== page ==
Submitted to: American Society of Brewing Chemists Newsletter
Publication Type: Abstract Only
Publication Acceptance Date: 6/24/2001
Publication Date: N/A
Citation: Interpretive Summary:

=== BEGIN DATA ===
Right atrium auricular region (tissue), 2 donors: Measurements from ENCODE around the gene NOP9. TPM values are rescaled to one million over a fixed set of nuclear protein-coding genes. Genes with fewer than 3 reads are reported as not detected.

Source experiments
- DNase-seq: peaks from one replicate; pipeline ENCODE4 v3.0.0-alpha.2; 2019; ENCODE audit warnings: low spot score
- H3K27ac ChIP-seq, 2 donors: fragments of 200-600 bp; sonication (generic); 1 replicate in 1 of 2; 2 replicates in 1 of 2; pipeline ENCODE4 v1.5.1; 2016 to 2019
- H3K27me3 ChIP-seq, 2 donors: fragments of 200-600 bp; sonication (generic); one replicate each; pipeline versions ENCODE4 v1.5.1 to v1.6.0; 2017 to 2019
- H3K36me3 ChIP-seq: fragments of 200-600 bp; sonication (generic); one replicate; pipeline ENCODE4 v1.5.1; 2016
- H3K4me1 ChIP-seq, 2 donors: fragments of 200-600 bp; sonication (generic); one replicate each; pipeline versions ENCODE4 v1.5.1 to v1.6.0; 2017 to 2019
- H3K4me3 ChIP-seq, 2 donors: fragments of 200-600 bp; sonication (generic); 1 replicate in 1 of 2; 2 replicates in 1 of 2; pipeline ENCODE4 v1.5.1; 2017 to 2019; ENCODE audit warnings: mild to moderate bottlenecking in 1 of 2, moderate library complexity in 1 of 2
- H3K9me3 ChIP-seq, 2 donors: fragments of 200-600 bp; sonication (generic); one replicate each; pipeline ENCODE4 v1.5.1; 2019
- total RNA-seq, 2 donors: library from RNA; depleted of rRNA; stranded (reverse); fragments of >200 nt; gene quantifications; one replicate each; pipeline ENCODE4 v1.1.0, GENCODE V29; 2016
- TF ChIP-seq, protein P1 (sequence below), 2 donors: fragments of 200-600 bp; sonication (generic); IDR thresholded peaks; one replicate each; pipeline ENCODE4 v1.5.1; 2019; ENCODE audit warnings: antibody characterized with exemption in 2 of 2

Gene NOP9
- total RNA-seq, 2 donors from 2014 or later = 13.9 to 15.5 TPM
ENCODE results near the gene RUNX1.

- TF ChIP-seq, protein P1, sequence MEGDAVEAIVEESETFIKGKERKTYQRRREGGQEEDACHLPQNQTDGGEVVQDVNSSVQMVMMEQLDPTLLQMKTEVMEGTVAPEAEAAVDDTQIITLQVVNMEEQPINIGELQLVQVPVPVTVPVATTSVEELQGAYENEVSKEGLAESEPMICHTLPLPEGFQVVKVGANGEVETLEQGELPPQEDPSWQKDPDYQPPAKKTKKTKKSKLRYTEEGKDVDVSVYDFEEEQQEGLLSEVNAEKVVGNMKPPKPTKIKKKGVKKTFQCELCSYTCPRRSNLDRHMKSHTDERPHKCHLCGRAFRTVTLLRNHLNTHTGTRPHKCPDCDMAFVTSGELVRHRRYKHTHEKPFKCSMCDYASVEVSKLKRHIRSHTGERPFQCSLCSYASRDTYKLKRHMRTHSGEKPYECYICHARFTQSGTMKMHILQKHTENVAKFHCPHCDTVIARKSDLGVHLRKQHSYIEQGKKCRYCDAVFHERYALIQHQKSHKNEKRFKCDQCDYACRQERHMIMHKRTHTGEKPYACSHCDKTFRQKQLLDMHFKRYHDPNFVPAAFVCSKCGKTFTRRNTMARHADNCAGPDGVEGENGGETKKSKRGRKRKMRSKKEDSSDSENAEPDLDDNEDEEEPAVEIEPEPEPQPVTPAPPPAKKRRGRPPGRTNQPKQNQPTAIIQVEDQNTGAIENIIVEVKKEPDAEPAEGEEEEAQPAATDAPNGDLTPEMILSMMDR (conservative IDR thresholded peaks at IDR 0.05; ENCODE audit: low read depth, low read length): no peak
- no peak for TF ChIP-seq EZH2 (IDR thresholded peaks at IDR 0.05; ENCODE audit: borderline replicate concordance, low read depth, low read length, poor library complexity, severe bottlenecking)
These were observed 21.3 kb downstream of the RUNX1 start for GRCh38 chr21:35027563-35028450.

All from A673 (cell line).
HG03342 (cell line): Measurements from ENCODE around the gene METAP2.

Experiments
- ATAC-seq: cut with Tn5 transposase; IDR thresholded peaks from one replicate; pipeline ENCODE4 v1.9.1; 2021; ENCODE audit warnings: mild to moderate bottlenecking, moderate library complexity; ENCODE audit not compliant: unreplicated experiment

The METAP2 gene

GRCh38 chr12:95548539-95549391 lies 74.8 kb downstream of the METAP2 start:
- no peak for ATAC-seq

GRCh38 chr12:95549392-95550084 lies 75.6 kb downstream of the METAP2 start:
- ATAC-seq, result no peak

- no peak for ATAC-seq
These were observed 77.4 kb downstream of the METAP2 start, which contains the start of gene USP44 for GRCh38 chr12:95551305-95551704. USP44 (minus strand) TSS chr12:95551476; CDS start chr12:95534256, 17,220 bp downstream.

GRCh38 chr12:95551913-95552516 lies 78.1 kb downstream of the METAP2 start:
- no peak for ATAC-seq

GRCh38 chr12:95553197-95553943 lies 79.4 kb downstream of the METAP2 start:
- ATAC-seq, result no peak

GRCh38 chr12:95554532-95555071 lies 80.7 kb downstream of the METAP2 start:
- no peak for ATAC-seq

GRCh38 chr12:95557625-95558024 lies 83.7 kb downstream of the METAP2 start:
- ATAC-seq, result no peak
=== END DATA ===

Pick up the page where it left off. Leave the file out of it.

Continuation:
Technical Abstract: The soluble proteins released during the malting of barley affect many aspects of brewing and beer quality. Their effects on quality are variable, both positive and negative. A goal of this research is to better understand how soluble protein is developed and determine how to control the hydrolysis of protein using parameters that are under the maltster's control. Specific objectives were to determine the effects of variety (Stander and Robust), growth year (1996 and 1997), steep moisture content (42%, 45% and 48%), green malt germination temperature 15C and 18C) and germination time (0,2,3 and 5 days) on soluble nitrogen, soluble/ total protein ratio (S/T), wort color, free amino nitrogen (FAN), and protease activity. All samples were pilot-malted, and all analyses except protease activity were performed on cold boiled wort. The protease activity assay was performed directly on ground malt. The experimental design was a randomized completed block design with 3 replications. Results were analyzed using procedures of the Statistical Analysis System. Germination time had the greatest impact on all analyses. Soluble nitrogen, S/T, FAN, color and protease activity values all increased with germination time. Increases in soluble nitrogen, S/T, and FAN were observed with increasing steep moisture. Soluble nitrogen, S/T, protease activity and color values all increased with increasing germination temperature. Variety did not have an effect on any of the analyses performed. The hydrolysis of protein during germination can be controlled with malting parameters. Adjusting malting parameters can independently control soluble nitrogen and S/T, FAN, color, and protease activity allowing for malt to be produced with differing soluble protein profiles.